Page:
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In addition to the ABCs and 123s of primary school, educators realize the value of introducing the concept of academic integrity as early as possible. “Children are not born with integrity or the behaviors we associate with it,” says Marilyn Price-Mitchell, PhD. “...[S]tudents acquire these values and behaviors from adult role models and peers, and in particular, through an understanding of the principles of academic integrity.” By building a solid foundation of honesty, authenticity, and respect in the primary years, educators can help young students cultivate a strong sense of character that will serve them well in school and in life.

Here are just a few ways you can implement integrity teachings in your classroom:

  1. Teach and utilize the vocabulary of integrity. The more exposure young students have to the concept of integrity, the better they will be able to implement it into their long term academic lives. As a primary school teacher, it can be helpful to pre-determine a set of words that align with your classroom’s or school’s academic integrity policy, then utilize them often. Many rooms prominently feature a word wall, where important sight words are on display. Alongside those high-frequency words, integrate the words of integrity and teach students not only how to use them in a sentence, but why they are essential for learning. Lessons on “honesty,” “responsibility,” and “values” go a long way in building the foundation of integrity for young learners. It’s also never too early to use this vocabulary to teach students about finding reliable sources and attributing them, whether it's for a book report or a diorama project. Additionally, you can convey your classroom expectations with these words when discussing academic integrity with parents, and encourage them to have conversations at home with their children about the importance of citations and original work.
  2. Cultivate an environment of kindness and respect. When young students feel safe in their relationship with their teacher and their peers, they will be more inclined to do their best work. They will also be more comfortable in asking for help when they find themselves stuck. On the International Center of Academic Integrity (ICAI) blog, Courtney Cullen highlights the Fundamental Values of Academic Integrity and looks specifically at three values teachers can develop with young students: trust, fairness, and respect. “Trust them when they confide in you, be fair when any issues arise, and respect the time and effort they put on assignments.” Kindness and respect go a long way in any classroom, but especially in an elementary space where students are just learning how to face and move through academic challenges. In the long run, if they are treated with trust and fairness in the classroom, they will treat others (and others’ work!) with kindness and respect.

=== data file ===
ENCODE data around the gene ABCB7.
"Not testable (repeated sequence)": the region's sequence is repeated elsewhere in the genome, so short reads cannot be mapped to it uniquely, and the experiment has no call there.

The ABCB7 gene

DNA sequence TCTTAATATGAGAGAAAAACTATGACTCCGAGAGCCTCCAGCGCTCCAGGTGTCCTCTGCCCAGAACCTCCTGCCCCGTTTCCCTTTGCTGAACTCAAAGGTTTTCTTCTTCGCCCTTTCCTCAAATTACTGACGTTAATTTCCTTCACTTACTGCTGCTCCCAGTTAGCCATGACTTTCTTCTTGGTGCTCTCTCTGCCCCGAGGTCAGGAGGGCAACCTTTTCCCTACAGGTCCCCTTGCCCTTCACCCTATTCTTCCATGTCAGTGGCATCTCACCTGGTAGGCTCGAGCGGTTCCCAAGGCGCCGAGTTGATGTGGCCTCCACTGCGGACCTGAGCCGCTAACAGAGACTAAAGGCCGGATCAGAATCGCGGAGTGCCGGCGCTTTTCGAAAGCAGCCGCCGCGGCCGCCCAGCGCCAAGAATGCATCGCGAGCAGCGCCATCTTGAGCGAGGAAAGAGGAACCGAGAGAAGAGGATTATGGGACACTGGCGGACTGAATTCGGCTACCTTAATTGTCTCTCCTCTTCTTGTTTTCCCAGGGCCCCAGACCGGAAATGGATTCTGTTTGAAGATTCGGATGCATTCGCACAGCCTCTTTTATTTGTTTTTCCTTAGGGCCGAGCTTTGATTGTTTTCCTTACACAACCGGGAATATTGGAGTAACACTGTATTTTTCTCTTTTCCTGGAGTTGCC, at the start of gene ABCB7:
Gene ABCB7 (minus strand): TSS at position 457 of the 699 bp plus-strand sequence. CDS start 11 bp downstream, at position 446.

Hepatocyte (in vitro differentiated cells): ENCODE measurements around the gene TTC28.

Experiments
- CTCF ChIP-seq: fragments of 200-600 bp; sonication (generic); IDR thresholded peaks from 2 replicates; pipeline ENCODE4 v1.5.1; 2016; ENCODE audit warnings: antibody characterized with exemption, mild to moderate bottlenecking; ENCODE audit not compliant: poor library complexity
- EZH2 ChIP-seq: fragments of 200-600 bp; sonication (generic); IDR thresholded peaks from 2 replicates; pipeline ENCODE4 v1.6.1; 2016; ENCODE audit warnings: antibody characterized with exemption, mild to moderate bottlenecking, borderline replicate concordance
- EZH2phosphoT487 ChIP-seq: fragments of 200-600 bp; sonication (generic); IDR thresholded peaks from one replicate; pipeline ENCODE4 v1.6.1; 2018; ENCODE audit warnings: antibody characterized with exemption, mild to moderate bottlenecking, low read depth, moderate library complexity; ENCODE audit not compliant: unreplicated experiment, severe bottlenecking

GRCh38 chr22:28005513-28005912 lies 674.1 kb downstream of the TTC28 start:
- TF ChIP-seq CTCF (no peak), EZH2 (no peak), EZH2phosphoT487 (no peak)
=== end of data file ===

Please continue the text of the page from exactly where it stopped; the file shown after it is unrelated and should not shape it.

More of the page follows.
3. Emphasize the importance of a growth mindset. Students who understand that their brain is a muscle that can become stronger with practice, have the ability to realize that mistakes and failures are a part of the learning journey. A growth mindset encourages students to reflect on what went right or wrong during an activity or lesson, then proactively take steps to change the outcome. A student without a growth mindset may feel that they have no control over their bad test scores and that cutting corners is the only solution. When students have a deeper sense of ownership over their learning, they can meaningfully develop confidence in their work, an integral component of academic buoyancy. If a student has the “ability to bounce back from seemingly minor, yet subjectively crucial, daily setbacks,” researchers have found that young learners will keep trying and will go from “I can’t do it” to “I can’t do it… yet.”

No matter how young students learn the values of honesty, authenticity, and respect, whether it is through direct lessons and vocabulary work or indirectly through interactions with teachers and peers, the long-term benefits are priceless. 

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